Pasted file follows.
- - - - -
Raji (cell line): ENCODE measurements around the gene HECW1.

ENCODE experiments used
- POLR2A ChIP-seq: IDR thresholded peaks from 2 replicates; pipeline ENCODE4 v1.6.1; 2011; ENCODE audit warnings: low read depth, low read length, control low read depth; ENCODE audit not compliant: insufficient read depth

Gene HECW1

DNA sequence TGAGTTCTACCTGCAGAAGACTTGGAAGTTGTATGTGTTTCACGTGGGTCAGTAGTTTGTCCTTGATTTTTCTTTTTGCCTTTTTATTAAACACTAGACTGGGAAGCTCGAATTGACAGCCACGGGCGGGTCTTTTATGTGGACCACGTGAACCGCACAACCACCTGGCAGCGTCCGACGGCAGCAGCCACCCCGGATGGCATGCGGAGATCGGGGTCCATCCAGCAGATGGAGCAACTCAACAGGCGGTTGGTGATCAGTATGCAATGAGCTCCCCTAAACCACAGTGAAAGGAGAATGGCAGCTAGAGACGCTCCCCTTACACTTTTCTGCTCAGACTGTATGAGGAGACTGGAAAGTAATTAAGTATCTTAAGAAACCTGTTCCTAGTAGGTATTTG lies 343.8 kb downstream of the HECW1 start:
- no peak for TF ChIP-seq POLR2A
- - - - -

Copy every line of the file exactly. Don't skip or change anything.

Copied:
Raji (cell line): ENCODE measurements around the gene HECW1.

ENCODE experiments used
- POLR2A ChIP-seq: IDR thresholded peaks from 2 replicates; pipeline ENCODE4 v1.6.1; 2011; ENCODE audit warnings: low read depth, low read length, control low read depth; ENCODE audit not compliant: insufficient read depth

Gene HECW1

DNA sequence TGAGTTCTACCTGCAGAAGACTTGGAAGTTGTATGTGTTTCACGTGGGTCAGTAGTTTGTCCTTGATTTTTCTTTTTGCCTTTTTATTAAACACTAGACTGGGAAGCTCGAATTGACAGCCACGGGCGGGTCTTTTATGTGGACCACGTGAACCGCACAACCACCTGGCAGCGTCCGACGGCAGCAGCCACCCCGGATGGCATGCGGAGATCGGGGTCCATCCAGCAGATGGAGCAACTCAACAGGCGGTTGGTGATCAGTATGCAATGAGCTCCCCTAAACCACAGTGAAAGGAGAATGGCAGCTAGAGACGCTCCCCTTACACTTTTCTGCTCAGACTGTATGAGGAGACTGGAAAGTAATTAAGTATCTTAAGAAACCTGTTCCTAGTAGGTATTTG lies 343.8 kb downstream of the HECW1 start:
- no peak for TF ChIP-seq POLR2A